I guess what I liked best was Chris Van Hollen, who sort of took this glass half full approach to the fact that he’s got some thirty Democrats in some really tough districts who are running these ads on T.V. against Nancy Pelosi and bragging about their separation from the president.
He says well it just shows that we have a great, diverse party here and that Republicans have to be ideologically pure and this just shows that the Democrats are allowed lots of different views. So that was kind of a fun way to look at it because there is a lot of that going on this campaign.
Also, I thought Kevin McCarthy, who’s a Republican, refused to say yeah, we have to take the majority in the House in order to be a success; but, he did say that they had a great chance of taking over the House, so we’ll see on November 2.
With the pollsters, one Democrat, one Republican, basically agreed that the polls are looking pretty good for the Republicans because basically the country’s angry.
And I actually liked Michael Hayden, who’s the former CIA director, first of all because he knows a lot of stuff, and second of all, we asked him about this terror alert that the U.S. put out this week and it is interesting to find out that there is no particular criteria for when you issue an alert. He said people just sort of sit around the table…he said, “We sort of know it when we see it.” Which sort of reminded me of the definition of pornography from the Supreme Court, but anyway, hopefully they do know it when they see it. He said it wasn’t exactly CYA, but they just sort of wanted to let people know that there was this possible terrorist plot out there.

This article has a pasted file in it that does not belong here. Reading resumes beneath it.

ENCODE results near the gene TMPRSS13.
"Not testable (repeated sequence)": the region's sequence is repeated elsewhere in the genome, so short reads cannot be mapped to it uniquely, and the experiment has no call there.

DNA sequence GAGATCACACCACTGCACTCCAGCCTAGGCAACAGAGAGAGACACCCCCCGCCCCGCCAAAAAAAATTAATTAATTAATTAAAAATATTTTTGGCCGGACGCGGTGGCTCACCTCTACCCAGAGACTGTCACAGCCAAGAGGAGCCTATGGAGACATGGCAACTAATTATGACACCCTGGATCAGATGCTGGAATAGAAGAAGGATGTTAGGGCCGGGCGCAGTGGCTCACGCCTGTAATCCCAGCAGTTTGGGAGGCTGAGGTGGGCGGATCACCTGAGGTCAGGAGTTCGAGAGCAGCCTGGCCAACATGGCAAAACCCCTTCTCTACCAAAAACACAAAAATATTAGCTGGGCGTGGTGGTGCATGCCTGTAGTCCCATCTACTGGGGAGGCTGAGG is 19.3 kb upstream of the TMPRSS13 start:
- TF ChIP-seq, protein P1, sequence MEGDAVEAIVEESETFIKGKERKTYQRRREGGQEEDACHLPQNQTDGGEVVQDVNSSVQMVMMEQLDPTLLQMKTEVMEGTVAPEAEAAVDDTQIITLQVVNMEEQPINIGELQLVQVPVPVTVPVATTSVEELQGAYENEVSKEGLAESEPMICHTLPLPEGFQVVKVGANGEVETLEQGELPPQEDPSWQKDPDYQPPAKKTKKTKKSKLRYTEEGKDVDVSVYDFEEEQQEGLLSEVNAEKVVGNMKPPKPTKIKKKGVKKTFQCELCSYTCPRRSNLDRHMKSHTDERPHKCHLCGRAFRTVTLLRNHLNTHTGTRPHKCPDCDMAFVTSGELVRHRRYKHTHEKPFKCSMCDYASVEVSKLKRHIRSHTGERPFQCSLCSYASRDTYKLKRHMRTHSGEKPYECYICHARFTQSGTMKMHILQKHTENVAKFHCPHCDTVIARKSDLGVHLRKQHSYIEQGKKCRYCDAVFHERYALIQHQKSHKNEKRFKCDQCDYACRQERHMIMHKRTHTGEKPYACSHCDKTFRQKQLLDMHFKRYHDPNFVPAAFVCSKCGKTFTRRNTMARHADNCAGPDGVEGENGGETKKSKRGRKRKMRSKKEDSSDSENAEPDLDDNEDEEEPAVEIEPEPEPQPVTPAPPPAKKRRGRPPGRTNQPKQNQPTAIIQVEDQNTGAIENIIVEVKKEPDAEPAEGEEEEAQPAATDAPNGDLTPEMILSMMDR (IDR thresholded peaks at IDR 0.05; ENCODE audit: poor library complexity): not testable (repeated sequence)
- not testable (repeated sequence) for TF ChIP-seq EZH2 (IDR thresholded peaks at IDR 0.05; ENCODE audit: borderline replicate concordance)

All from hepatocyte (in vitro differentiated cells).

Rep. Kevin McCarthy, R-California, CNN's "State of The Union"
"Well, I don't see them [polls] closing on the Democratic side. .... I think what's happening here, and you look at the enthusiasm gap, much stronger on the Republican side, even than it was in 1994, much stronger on independent voters voting for Republicans, stronger than 1994."
Rep. Chris Van Hollen, D-Maryland, "State of the Union"
"There are issues where they [Democrats] stood with the speaker and the president, and there are issues where they opposed the speaker and the president. That's their job. As opposed to on the other side, where you have this ideological purity test, and it's being moved even farther to the right by the Tea Party candidates, which are moving the Republican Party way off to the right."
Former CIA director Michael Hayden, "State of the Union"
“By and large, there's been a powerful continuity between the 43rd and the 44th president, and I think that simply reflects the reality that both President Obama and President Bush faced in terms of the threat and the tools that are available to them."
"Pakistan has been an incredible challenge and reward for American intelligence cooperation. ...We had some tremendous counterterrorism success with the Pakistanis. And at times, that was balanced with some tremendous counterterrorism frustrations. It's - it's very difficult for the Pakistanis to do some of the things that we think they have to do for our mutual benefit"
Watch Sound of Sunday
With just about 3 weeks until the election, the Democrats have seized on a new talking point….Accusing the Chamber of Commerce of taking in foreign money and plowing it into Republican campaigns. Recently, the president has also raised questions about several groups created to help Republican causes. This Sunday his top political adviser took up the cause.